As a result, modern rotating machinery design can take advantage of dedicated software tools that allow better evaluation in areas such as bearing selection, as well as balancing piston and sleeve clearance sizing.These elements, along with boundary design operative conditions, have contributed to greater rotor stability.


The introduction of Computational Fluid Dynamics (CFD) has also exerted an influence upon the development of the process pump industry. The hydraulic design of three-dimensional pump flow patterns is a delicate task. More computational power and the availability of reliable software code has allowed consistent improvement in the centrifugal pump design process, as well as the ability to integrate OEM experience withreliable simulations.

Modern CFD commercial coding has opened the door to accurate modeling of viscid (viscous) and inviscid fluids, more turbulence equations, non-stationary algorithms for the rotating regions of turbomachinery, and better designs with shorter turnaround times.

The advancement of control systems is another area that deserves mention. Recent European Community studies have demonstrated how inefficient many pump drive applications are. In the low power range, about 76% of the overall energy is absorbed (Figure 2).

(Figure 2: CFD diagram showing pressure contours)

Despite this, the concept of improving control systems for equipment in the low power pump range has received little attention when compared to large pumps where advanced control systems are currently used. This is partly due to the low ratio in terms of benefits versus costs for small size pumps i.e. more sophisticated control system would have a major impact on overall costs for small pumping stations. However, this is due to the large energy savings possible by integration of variable frequency drive (VFD) systems and auto-diagnostic control systems (Figure 3).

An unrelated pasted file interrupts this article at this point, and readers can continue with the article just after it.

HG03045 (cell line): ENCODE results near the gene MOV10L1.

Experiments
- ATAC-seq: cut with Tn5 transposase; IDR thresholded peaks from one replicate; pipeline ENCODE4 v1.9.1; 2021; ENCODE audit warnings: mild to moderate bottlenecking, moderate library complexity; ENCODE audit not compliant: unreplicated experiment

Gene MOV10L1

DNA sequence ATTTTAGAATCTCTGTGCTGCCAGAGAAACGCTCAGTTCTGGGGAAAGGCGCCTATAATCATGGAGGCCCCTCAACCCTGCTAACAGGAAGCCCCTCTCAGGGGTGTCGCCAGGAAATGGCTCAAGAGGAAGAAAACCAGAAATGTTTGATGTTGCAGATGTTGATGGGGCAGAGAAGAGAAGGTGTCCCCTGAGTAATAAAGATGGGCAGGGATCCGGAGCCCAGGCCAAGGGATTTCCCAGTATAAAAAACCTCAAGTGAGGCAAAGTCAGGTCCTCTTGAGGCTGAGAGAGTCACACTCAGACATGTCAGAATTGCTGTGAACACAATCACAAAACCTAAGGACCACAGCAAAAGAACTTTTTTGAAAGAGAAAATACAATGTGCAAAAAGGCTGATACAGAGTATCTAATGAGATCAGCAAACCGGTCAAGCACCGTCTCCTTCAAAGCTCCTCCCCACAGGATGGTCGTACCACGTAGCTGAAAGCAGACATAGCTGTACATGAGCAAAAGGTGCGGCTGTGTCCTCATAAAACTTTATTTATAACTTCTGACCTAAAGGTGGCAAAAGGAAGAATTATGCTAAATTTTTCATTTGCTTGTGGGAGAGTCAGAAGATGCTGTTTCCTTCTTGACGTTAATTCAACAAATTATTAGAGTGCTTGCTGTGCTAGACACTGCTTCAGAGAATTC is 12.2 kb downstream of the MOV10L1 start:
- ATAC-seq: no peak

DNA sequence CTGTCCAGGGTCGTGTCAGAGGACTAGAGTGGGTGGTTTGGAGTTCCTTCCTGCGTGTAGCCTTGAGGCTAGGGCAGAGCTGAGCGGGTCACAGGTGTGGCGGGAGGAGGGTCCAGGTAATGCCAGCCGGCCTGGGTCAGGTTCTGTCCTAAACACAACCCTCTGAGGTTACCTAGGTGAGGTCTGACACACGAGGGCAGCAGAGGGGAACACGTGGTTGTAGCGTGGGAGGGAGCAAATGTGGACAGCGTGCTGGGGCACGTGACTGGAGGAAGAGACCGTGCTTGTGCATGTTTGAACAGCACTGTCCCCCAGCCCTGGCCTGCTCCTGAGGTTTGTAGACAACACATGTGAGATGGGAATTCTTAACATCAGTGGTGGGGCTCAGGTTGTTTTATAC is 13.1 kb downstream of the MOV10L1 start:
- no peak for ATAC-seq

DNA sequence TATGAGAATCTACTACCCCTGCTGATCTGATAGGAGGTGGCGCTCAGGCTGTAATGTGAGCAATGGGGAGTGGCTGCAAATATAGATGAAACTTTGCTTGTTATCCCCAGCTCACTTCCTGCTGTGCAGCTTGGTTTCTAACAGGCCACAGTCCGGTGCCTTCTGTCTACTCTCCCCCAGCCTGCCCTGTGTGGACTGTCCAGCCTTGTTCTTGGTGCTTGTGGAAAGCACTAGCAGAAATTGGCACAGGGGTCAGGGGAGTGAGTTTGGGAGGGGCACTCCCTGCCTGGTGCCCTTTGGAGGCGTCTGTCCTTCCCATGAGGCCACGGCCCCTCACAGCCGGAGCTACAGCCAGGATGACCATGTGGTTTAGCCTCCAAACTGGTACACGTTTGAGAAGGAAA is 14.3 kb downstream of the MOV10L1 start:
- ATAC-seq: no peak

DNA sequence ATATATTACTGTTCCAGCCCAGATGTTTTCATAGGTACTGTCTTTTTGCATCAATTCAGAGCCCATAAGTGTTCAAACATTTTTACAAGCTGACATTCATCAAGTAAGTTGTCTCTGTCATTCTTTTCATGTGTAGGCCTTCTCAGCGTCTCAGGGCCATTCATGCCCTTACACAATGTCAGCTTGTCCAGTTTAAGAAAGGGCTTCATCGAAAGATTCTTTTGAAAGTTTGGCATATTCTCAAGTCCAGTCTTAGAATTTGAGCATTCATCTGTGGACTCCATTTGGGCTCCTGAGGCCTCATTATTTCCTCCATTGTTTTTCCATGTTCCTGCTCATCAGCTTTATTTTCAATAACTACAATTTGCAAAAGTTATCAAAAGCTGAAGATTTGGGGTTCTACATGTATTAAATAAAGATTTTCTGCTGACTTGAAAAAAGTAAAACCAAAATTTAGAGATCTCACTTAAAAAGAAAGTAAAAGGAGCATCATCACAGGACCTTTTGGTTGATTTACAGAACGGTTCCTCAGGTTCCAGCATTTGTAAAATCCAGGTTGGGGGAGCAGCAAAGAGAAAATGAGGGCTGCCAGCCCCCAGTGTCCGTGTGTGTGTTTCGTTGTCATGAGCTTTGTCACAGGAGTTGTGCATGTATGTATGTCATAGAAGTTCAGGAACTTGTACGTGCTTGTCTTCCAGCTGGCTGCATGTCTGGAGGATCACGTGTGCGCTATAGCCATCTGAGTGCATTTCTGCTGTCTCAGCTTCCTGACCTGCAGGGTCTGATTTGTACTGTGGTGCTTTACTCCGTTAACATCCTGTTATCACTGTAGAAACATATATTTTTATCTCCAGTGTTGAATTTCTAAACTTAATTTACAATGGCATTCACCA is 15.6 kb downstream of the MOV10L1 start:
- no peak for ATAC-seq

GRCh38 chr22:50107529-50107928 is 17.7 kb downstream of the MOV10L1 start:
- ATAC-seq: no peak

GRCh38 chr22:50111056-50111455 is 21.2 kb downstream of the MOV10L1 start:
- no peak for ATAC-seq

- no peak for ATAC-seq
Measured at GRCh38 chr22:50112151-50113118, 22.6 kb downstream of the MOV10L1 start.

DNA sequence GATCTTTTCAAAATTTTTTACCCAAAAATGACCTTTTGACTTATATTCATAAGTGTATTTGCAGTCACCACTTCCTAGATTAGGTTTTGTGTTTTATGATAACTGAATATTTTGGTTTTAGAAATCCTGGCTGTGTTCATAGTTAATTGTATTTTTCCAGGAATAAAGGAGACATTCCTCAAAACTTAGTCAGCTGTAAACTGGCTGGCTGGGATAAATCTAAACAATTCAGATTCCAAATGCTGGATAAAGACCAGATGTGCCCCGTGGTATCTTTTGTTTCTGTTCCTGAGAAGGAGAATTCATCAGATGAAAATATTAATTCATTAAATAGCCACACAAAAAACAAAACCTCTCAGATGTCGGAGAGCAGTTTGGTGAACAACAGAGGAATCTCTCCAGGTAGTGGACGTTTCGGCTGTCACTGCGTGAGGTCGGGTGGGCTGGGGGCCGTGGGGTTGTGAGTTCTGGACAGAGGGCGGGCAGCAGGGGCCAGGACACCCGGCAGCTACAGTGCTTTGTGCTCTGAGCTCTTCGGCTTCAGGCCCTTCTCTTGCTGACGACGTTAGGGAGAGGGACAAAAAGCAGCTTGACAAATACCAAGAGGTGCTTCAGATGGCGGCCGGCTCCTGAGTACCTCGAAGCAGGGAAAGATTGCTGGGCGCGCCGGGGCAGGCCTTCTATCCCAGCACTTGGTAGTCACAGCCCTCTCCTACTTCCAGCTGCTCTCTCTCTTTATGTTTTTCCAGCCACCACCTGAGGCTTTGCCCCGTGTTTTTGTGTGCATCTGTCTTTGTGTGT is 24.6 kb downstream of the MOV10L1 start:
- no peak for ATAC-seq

(Figure 3: Energy savings via improved controls can prove economic in even small scale and low power pump applications.)

Modern pump control systems enable the implementation of pump automation using a small number of field sensors. This is achievable through the implementation of performance-based models and commercial PLC. Compared to an unmonitored pump installation, slightly higher installation costs are offset by reduced maintenance and repair costs, as well as a drop in downtime.

These systems offer multivariable control so the user can set the process parameters to be controlled. The system then provides continuous and automatic monitoring of all relevant parameters. By adding a VFD drive, higher energetic efficiencies are achievable (up to 40%) when compared to traditional throttling methods. Additionally, performance-based models allow designers to predict expected performance in operative conditions. By comparing this to actual performance, control systems can be adjusted to provide accurate auto-diagnostic indications – particular anomalies such as cavitation upset, mechanical degradation and transmitters failure.

Massimiliano Di Febo, is Operation Manager at industrial Plants Construction (IPC), a firm that developed the IPC Proteo control system for pump applications.

Pasquale Paganini, is Technical Manager at IPC. For more information contact pasquale.paganini@ipc-eng.com or massimiliano.difebo@ipc-eng.com.